The other separations series is not seasonally adjusted. In January, there were 440,000 other separations for total nonfarm, 370,000 for total private, and 70,000 for government. Compared to January 2010, the number of other separations was little changed for total nonfarm and total private but higher for government.

Relative Contributions to Separations

The total separations level is influenced by the relative contribution of its three components—quits, layoffs and discharges, and other separations. The percentage of total separations at the total nonfarm level attributable to the individual components has varied over time, but for the majority of the months since the series began in December 2000, the proportion of quits has exceeded the proportion of layoffs and discharges. Other separations is historically a very small portion of total separations; it has rarely been above 10 percent of the total.

Since February 2010, the proportions of quits and of layoffs and discharges at the total nonfarm level have been close. In January 2011, the proportion of quits for total nonfarm was 47 percent and the proportion of layoffs and discharges was 43 percent. The proportions for total private were the same as for total nonfarm. For government, the proportions were 39 percent quits and 34 percent layoffs and discharges.

Net Change in Employment

Over the 12 months ending in January, hires (not seasonally adjusted)totaled 47.3 million and separations (not seasonally adjusted) totaled 46.3 million, yielding a net employment gain of 1.0 million at the total nonfarm level. These figures include workers who may have been hired and separated more than once during the year. Nearly half of the hires and nearly half of the separations during these 12 months occurred in three industries: retail trade; professional and business services; and accommodation and food services. The large share of total hires and separations accounted for by these three industries reflects the size of the industries as well as their relatively high hires and separations rates.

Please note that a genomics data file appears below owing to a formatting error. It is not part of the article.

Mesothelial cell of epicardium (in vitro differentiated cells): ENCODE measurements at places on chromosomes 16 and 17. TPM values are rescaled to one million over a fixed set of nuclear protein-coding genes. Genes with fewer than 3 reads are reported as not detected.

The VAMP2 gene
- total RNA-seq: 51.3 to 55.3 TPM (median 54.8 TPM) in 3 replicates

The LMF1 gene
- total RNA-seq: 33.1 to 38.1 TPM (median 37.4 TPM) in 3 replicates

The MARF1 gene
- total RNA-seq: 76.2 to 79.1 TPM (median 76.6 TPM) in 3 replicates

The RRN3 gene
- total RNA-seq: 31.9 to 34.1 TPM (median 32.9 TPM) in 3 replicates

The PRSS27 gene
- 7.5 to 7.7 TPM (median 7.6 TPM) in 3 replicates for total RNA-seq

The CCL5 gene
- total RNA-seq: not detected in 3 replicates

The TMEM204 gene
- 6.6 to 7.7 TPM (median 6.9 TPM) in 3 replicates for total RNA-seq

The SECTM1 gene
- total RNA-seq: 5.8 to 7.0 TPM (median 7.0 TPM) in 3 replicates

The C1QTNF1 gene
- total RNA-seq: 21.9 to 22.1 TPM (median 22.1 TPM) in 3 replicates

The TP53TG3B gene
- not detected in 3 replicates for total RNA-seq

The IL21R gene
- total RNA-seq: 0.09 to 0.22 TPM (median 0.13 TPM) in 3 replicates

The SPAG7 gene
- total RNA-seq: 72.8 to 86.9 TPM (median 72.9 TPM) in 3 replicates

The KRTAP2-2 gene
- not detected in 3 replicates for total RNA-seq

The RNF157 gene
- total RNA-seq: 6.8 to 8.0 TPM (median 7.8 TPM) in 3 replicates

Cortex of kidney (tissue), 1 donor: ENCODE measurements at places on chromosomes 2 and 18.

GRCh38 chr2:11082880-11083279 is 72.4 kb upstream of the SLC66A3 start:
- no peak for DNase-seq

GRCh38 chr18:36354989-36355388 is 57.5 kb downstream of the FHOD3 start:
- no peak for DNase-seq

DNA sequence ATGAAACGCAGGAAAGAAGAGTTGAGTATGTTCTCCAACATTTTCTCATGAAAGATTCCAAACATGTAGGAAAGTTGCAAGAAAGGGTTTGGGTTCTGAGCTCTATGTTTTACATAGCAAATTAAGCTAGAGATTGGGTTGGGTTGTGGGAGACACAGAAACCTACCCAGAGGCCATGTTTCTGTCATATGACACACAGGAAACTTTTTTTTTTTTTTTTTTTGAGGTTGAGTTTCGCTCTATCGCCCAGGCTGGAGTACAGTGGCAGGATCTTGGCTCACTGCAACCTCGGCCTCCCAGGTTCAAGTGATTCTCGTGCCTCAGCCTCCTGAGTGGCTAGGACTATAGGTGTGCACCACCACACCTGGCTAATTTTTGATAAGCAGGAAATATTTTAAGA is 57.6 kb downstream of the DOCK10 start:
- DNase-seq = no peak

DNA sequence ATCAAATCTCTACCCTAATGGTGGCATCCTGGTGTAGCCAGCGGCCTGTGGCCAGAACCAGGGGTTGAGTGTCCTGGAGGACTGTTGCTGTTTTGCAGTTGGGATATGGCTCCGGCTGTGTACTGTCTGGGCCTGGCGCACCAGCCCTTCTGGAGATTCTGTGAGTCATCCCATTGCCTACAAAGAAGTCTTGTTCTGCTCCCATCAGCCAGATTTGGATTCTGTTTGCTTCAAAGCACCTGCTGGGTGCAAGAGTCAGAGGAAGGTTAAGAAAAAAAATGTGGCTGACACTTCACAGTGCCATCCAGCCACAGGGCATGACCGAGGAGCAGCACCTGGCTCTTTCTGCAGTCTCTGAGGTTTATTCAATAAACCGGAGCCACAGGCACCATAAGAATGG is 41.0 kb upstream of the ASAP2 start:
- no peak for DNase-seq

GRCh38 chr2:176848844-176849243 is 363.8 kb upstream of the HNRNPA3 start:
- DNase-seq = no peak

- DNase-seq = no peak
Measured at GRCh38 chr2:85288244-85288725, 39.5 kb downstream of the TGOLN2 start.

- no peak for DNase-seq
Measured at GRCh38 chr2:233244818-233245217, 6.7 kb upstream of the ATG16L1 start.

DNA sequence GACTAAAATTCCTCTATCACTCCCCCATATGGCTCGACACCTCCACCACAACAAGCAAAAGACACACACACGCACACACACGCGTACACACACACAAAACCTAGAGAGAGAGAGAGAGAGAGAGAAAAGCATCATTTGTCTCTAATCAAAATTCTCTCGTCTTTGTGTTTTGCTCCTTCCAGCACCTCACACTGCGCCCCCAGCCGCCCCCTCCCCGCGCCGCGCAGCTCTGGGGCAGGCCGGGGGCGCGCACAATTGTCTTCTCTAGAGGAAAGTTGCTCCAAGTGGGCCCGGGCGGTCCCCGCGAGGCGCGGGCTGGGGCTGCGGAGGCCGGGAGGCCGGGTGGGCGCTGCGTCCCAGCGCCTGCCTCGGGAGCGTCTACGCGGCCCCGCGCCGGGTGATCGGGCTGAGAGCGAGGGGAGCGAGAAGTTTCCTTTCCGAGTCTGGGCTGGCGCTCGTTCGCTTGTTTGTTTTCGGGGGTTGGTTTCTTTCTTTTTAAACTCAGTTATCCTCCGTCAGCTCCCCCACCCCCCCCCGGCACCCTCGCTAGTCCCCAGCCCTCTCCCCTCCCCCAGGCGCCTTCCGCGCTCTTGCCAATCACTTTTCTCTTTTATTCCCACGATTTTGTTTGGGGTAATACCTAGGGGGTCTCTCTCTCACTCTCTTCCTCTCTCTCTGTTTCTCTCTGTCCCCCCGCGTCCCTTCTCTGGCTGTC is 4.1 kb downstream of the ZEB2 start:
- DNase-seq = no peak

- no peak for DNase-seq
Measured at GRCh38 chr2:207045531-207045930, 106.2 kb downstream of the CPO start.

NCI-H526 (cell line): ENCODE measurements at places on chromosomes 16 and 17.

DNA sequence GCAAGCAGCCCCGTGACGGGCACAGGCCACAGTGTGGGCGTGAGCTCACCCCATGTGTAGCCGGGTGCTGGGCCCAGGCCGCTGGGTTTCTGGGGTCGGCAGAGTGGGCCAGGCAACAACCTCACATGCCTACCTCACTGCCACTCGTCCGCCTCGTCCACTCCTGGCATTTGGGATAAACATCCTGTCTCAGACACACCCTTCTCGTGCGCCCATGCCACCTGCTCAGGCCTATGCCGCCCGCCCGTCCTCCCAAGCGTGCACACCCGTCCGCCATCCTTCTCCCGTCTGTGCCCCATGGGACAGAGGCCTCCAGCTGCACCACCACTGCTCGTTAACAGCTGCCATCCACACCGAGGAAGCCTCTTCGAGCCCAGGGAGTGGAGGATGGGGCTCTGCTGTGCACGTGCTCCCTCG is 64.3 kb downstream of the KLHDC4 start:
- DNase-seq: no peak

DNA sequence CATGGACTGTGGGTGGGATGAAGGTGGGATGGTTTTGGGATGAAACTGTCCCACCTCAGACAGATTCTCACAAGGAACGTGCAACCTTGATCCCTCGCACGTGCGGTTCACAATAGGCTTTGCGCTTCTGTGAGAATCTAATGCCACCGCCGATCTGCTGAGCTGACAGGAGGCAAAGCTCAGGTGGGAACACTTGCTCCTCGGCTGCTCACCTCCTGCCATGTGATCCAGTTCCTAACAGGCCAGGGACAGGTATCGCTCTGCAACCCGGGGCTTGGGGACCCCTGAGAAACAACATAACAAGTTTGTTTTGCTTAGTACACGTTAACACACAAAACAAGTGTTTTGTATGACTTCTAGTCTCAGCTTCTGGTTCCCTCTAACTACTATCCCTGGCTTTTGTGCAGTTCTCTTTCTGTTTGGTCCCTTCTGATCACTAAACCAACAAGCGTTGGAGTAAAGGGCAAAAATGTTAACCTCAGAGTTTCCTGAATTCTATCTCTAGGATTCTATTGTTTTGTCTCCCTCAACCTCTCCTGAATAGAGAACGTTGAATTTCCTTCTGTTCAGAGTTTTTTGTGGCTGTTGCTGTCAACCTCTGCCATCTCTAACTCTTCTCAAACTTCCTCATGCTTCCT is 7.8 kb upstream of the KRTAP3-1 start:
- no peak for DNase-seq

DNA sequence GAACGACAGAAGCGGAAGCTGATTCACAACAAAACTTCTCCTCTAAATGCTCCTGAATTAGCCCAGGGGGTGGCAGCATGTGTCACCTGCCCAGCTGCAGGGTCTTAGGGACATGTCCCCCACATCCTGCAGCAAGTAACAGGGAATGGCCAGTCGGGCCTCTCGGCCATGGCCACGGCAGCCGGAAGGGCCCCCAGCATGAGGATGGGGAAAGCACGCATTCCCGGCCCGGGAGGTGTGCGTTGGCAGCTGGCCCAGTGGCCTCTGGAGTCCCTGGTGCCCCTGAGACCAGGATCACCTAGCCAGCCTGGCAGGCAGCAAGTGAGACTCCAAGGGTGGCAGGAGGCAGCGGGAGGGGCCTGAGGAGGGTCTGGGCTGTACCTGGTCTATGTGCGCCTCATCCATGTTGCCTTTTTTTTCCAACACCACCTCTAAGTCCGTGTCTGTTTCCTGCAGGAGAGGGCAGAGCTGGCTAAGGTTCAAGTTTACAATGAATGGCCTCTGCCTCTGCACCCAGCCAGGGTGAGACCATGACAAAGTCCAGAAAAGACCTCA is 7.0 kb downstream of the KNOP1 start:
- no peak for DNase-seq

Annual Levels and Rates

This release contains the 2010 annual levels and rates for hires, total separations, quits, layoffs and discharges, and other separations. Note that annual figures for job openings are not calculated because job openings are measured on a stock, or point-in-time, basis rather than on a flow basis over a specified time period. The annual figures and additional tables are published with the release of January data each year.

Calculating annual levels and rates allows additional comparisons across years. After 3 years of declines, annual levels for hires, quits, and other separations increased slightly in 2010. Layoffs and discharges annual levels were down in 2010 after three consecutive years of increases. Total separations annual levels declined for a fourth year in a row. These figures reflect the effects of the economic recovery since the end of the recession as well as the hiring and laying off of temporary workers for the Census 2010.

In 2010, annual hires increased to 47.2 million (36.4 percent of employment) and annual total separations fell to 46.3 million (35.7 percent of employment). Annual quits increased slightly to 21.3 million (16.4 percent of employment) in 2010 after falling to 20.6 million (15.7 percent of employment) in 2009. Annual other separations also increased slightly in 2010 to 3.8 million (2.9 percent of employment). Annual layoffs and discharges decreased in 2010 to 21.2 million (16.4 percent of employment) after reaching 26.3 million (20.1 percent of employment) in 2009.


Source: U.S. Department of Labor